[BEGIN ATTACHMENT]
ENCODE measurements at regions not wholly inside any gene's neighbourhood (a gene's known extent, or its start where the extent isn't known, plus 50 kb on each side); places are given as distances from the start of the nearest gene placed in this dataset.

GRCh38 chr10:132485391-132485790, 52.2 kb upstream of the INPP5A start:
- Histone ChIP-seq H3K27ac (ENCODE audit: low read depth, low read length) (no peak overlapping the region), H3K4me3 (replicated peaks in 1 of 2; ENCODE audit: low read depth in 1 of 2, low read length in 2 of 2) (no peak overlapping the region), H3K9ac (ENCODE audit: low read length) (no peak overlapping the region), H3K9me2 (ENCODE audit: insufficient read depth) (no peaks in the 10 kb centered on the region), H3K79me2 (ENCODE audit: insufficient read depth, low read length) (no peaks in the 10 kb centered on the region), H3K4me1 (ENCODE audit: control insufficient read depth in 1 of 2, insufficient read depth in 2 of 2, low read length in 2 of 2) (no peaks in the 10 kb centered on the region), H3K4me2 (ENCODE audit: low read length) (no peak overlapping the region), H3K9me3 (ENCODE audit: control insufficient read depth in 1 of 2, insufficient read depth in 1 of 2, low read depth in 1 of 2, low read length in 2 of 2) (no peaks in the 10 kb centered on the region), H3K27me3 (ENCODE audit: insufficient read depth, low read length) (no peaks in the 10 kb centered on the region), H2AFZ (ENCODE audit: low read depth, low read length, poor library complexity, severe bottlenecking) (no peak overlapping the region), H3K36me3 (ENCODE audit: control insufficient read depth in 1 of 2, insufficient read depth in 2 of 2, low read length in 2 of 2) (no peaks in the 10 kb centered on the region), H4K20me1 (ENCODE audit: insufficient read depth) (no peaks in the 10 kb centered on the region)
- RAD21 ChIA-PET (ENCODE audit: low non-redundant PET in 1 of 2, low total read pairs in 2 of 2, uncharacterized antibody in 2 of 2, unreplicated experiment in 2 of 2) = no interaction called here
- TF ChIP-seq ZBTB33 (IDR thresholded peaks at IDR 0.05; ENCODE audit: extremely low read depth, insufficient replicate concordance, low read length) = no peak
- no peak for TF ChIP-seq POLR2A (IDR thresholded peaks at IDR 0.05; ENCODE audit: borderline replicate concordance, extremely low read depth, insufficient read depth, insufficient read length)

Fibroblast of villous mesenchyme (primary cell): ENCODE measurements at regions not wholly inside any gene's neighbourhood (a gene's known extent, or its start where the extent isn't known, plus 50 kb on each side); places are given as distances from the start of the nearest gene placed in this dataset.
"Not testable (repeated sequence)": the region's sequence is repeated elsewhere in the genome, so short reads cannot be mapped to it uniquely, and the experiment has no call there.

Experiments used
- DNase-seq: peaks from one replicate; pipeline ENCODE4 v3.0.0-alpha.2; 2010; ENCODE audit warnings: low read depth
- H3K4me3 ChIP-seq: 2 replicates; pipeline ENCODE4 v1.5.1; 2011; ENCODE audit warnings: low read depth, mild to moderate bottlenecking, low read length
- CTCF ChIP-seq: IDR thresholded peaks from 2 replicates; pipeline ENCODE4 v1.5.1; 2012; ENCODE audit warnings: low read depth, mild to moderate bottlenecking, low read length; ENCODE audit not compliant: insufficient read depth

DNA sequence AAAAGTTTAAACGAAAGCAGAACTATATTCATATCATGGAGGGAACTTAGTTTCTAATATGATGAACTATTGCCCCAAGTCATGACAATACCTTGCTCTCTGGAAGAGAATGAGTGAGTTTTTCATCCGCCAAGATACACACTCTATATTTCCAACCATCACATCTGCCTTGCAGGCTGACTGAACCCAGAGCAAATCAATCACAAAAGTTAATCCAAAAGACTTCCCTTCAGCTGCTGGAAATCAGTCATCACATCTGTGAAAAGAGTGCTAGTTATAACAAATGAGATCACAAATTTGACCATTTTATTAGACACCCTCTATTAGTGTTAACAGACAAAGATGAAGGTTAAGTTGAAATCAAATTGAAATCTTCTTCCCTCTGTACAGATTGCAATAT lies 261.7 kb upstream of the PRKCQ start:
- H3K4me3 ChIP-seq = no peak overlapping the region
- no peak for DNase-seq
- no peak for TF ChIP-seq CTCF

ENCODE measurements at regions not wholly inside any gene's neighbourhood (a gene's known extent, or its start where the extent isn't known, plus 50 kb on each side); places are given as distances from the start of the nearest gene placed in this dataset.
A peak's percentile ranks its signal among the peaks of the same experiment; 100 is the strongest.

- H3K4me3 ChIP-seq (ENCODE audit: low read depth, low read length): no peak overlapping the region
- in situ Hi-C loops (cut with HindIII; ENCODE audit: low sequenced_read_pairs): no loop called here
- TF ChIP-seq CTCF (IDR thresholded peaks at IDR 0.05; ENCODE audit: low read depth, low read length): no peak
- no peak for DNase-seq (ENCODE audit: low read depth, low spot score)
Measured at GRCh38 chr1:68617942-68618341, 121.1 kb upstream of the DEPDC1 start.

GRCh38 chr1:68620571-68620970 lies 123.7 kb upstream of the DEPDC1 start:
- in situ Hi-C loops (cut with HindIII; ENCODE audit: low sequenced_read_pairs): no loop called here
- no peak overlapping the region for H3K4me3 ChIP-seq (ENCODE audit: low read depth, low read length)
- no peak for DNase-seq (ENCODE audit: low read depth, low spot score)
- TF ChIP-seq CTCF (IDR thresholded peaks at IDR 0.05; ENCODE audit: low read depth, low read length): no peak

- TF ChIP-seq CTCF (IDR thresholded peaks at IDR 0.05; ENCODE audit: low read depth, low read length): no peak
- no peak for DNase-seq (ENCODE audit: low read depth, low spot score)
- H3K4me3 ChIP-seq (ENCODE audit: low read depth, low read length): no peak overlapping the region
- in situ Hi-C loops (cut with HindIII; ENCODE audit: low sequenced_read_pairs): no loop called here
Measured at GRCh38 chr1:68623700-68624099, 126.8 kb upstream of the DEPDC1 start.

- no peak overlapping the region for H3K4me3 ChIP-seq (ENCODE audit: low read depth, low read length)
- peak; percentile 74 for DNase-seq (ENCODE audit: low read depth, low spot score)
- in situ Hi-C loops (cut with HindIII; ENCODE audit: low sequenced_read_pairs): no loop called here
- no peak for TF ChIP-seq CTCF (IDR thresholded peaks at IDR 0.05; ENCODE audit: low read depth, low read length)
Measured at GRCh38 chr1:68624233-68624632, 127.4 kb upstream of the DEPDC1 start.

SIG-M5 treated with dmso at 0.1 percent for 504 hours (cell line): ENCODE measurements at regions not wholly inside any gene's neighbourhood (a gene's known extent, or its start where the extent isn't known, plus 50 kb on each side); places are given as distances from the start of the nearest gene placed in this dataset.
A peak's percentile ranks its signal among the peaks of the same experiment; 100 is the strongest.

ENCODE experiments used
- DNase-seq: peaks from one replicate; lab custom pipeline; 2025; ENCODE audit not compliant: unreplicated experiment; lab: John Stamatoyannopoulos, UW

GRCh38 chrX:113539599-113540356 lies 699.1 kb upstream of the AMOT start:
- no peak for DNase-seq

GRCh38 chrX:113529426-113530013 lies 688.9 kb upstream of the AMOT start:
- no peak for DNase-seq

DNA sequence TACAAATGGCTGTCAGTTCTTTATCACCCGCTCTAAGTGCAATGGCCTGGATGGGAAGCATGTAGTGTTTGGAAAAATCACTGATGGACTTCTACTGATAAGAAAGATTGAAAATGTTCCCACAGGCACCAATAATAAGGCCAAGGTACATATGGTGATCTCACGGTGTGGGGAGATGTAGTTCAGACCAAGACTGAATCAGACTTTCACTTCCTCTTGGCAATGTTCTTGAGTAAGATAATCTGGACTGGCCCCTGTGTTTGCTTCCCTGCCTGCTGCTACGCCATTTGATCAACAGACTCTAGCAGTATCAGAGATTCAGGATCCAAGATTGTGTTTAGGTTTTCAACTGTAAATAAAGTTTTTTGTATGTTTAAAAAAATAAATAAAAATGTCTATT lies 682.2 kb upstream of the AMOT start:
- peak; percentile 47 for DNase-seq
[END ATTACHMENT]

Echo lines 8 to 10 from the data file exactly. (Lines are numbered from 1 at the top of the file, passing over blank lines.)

"Not testable (repeated sequence)": the region's sequence is repeated elsewhere in the genome, so short reads cannot be mapped to it uniquely, and the experiment has no call there.

Experiments used
- DNase-seq: peaks from one replicate; pipeline ENCODE4 v3.0.0-alpha.2; 2010; ENCODE audit warnings: low read depth